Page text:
Despite having worked with Flash since 1998, I’d never really got round to making any games which is something I wanted to do. The main reason for this being that I used Flash at work for creating websites etc. but I hadn’t had much time to develop anything that wasn’t necessarily going to earn some money for the company.
Eventually I had an opportunity to make something and being a big fan of the arcade game “Point Blank” (which cost me horrendous amounts of money whilst at university in Brighton), I thought I’d try and make my own version. It looked easy enough.
Because the game is a relatively simple concept, the actionscript involved wasn’t too hard. All I needed was to write some code for randomising a few parts of the gameplay to ensure that you couldn’t just learn where all the targets would be appearing (except for the fixed target shooting).
In “Point Blank” I liked the leaf shot and the apple shot, which were single bullet levels. If you missed, you failed the level, but the target always appeared in the same place so eventually it was easy to always hit it. To avoid this in my game, I simply randomised the X position of the leaf clip.
CLAY PIDGEON LEVEL
The level where the targets are thrown up in the air again uses actionscript to randomise the height and angle at which they are delivered as well as whether they come from the left or right. Ideally this section should deliver a fixed number of targets and a fixed number of bombs, but I hadn’t thought about this much when I made this game so at the moment the targets to bombs ratio is not always the same. There are five different types of target (blue, red, bomb, blue + bomb and red + bomb) These are frames in a movieclip. The frame is randomly selected when the clip is attached. This means that the level is sometimes more easy to complete than others. I’ve never had a game where there weren’t enough targets to reach the number required, but sometimes you definitely get a lot more bombs.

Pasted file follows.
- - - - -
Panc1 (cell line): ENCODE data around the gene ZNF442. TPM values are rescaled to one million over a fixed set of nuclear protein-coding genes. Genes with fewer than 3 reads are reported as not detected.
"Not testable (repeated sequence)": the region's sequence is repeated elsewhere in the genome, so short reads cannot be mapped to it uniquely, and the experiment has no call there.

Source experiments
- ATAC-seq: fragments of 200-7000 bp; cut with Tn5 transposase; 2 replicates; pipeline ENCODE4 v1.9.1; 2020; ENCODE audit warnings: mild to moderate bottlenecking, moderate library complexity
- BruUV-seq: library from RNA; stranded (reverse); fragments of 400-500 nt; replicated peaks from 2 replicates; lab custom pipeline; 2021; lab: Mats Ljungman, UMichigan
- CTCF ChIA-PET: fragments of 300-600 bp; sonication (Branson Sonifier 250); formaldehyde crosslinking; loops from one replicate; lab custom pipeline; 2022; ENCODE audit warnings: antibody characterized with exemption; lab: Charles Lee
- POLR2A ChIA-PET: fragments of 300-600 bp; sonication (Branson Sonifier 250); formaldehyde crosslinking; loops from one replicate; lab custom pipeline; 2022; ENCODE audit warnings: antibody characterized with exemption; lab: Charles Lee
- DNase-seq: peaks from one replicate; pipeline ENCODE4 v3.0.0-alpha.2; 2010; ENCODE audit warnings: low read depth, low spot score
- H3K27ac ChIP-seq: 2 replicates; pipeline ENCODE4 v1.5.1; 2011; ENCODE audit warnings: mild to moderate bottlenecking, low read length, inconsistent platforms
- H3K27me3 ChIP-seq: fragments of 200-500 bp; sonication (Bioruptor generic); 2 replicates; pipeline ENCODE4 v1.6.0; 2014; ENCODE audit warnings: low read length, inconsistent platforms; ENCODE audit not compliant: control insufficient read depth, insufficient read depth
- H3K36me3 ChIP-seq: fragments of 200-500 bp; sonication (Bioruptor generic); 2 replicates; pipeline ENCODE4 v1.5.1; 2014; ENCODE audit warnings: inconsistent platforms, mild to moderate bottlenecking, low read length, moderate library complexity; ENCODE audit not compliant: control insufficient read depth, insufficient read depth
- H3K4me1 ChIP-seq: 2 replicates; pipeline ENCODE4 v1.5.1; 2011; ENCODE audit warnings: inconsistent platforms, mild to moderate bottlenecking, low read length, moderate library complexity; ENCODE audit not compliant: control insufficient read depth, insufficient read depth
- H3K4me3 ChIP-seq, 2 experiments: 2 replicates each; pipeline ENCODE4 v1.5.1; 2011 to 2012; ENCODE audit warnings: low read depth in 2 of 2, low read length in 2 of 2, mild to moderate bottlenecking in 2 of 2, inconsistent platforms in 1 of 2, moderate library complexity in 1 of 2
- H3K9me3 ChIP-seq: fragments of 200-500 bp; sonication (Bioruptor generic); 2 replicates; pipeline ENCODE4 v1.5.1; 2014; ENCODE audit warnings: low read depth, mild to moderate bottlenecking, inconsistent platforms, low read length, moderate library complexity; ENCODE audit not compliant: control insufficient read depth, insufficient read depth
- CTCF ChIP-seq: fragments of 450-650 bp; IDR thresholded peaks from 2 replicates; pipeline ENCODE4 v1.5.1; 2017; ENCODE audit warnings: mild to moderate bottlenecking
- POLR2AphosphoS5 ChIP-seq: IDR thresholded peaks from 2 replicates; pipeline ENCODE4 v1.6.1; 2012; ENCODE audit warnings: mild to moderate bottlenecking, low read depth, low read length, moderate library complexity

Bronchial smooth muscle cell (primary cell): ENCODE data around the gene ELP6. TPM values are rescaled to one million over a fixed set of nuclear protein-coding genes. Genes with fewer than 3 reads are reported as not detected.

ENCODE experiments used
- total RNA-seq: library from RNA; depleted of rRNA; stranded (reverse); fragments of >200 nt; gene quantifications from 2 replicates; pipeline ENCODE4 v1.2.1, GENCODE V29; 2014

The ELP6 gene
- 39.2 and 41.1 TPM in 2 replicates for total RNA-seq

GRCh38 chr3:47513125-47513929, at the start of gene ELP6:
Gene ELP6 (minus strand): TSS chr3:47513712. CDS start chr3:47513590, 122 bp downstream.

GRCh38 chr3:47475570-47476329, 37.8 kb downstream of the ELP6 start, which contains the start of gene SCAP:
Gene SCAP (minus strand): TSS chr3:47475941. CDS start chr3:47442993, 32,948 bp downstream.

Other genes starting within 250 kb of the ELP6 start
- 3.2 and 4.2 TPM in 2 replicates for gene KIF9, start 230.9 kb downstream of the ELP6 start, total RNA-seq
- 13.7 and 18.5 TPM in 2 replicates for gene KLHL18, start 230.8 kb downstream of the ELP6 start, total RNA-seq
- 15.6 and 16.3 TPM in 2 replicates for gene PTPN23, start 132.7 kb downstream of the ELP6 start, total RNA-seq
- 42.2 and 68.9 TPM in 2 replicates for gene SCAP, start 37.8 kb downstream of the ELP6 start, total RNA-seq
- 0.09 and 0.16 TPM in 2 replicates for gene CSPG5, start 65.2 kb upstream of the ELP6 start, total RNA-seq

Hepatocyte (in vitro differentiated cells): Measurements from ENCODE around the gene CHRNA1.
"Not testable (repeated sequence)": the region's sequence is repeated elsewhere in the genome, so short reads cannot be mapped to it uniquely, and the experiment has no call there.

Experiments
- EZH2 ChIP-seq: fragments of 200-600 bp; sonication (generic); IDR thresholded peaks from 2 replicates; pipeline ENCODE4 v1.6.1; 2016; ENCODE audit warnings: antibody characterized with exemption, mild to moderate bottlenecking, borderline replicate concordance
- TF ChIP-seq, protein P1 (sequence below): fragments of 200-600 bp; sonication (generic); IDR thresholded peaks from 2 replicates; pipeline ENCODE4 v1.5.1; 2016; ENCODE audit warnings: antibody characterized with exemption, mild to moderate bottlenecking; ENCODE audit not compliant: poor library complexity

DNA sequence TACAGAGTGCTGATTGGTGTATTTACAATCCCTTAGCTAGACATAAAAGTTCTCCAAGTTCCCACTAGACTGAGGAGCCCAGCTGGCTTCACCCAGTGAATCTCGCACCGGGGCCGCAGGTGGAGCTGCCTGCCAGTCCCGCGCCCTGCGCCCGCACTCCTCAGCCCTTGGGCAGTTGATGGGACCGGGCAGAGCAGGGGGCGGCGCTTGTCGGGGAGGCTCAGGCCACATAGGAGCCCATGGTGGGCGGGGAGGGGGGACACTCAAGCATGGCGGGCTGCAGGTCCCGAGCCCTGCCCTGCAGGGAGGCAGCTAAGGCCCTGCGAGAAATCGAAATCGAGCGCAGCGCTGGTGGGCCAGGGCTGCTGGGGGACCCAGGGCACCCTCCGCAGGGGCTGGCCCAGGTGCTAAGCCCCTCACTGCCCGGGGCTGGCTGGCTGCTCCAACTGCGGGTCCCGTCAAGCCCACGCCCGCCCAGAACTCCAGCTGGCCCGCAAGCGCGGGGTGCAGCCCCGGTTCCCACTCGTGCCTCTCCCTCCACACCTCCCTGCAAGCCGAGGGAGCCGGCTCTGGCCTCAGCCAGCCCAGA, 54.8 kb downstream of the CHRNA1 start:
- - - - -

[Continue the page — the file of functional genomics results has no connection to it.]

FIXED TARGETS LEVEL
The fixed targets level as previously mentioned always has the same setup of targets, so once you know where they are it’s just a matter of being able to hit them in time. I’d run out of time to do anymore with the game at this point, but I wanted to finish it off, so this is the most basic level.
Finally, in order to ensure players got different scores (ie. if all targets were hit and all levels completed I didn’t want people getting a maximum score) I had to build in a bonus for each level based on the time taken to complete it. All that remained was to enable the player to choose a level and add up all the scores for a grand total. On the original version these scores were stored in a database by passing the variables out to a coldfusion page. That’s about it really.